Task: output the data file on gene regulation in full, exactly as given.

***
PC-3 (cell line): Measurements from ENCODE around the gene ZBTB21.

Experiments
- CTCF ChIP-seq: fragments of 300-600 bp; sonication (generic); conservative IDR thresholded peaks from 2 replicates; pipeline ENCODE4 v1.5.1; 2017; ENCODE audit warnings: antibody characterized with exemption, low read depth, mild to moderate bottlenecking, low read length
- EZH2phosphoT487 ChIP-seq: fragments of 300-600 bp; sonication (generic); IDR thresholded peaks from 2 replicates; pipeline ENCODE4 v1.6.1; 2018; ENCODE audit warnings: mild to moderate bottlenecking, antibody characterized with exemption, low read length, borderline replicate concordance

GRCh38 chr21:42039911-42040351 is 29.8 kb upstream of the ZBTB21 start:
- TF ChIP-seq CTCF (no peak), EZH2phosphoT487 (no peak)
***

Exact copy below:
PC-3 (cell line): Measurements from ENCODE around the gene ZBTB21.

Experiments
- CTCF ChIP-seq: fragments of 300-600 bp; sonication (generic); conservative IDR thresholded peaks from 2 replicates; pipeline ENCODE4 v1.5.1; 2017; ENCODE audit warnings: antibody characterized with exemption, low read depth, mild to moderate bottlenecking, low read length
- EZH2phosphoT487 ChIP-seq: fragments of 300-600 bp; sonication (generic); IDR thresholded peaks from 2 replicates; pipeline ENCODE4 v1.6.1; 2018; ENCODE audit warnings: mild to moderate bottlenecking, antibody characterized with exemption, low read length, borderline replicate concordance

GRCh38 chr21:42039911-42040351 is 29.8 kb upstream of the ZBTB21 start:
- TF ChIP-seq CTCF (no peak), EZH2phosphoT487 (no peak)